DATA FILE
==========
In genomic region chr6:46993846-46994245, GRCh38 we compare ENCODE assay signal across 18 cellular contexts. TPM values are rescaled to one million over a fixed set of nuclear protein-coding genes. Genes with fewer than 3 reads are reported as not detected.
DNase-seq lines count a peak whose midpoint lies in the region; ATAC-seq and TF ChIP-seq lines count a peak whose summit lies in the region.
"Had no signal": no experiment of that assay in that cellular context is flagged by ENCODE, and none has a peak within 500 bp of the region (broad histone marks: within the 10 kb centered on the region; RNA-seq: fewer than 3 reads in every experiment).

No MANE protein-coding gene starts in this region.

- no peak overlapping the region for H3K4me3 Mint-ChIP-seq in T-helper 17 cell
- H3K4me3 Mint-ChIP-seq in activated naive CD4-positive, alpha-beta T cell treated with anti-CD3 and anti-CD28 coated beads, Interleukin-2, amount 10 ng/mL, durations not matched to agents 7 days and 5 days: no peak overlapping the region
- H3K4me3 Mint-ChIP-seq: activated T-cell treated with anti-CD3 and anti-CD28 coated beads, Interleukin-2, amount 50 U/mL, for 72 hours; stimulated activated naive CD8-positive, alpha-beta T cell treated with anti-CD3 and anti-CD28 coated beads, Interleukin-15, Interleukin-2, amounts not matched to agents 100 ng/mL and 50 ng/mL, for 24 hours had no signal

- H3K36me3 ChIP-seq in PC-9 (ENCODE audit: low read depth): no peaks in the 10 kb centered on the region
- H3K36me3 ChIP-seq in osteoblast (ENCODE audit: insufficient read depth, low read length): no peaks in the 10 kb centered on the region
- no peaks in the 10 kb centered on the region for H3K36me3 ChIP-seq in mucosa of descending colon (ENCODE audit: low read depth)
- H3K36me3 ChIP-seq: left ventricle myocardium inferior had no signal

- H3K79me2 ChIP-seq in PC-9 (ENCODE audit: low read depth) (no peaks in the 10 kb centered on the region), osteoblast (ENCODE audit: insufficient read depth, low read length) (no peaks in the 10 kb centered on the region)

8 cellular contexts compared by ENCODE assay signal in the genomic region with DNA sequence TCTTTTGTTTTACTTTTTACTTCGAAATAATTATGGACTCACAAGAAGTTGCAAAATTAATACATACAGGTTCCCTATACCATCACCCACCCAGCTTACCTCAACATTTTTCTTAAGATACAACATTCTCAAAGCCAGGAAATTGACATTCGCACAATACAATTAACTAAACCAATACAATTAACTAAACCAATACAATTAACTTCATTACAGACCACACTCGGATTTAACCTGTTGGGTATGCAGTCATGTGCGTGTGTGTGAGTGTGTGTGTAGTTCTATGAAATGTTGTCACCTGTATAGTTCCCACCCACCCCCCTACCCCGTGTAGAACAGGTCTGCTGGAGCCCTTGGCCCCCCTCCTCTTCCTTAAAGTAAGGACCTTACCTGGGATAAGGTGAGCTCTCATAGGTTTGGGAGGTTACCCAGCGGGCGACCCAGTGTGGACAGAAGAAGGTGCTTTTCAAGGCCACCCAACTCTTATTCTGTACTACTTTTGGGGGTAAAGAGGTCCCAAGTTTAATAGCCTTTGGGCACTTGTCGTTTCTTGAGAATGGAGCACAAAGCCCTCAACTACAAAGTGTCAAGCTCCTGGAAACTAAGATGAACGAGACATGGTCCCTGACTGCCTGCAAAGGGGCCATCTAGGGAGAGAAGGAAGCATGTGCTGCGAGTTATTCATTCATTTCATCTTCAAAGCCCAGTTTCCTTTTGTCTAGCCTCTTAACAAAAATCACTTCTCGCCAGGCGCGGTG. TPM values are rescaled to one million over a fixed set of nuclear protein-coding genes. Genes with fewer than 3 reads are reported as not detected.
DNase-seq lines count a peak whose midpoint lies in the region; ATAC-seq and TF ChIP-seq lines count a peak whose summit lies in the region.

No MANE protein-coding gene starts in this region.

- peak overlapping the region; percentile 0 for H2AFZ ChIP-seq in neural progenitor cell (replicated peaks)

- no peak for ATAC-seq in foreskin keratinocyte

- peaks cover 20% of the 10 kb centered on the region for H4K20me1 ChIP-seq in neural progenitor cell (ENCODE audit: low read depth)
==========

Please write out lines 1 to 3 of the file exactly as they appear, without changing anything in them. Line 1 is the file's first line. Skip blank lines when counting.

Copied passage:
In genomic region chr6:46993846-46994245, GRCh38 we compare ENCODE assay signal across 18 cellular contexts. TPM values are rescaled to one million over a fixed set of nuclear protein-coding genes. Genes with fewer than 3 reads are reported as not detected.
DNase-seq lines count a peak whose midpoint lies in the region; ATAC-seq and TF ChIP-seq lines count a peak whose summit lies in the region.
"Had no signal": no experiment of that assay in that cellular context is flagged by ENCODE, and none has a peak within 500 bp of the region (broad histone marks: within the 10 kb centered on the region; RNA-seq: fewer than 3 reads in every experiment).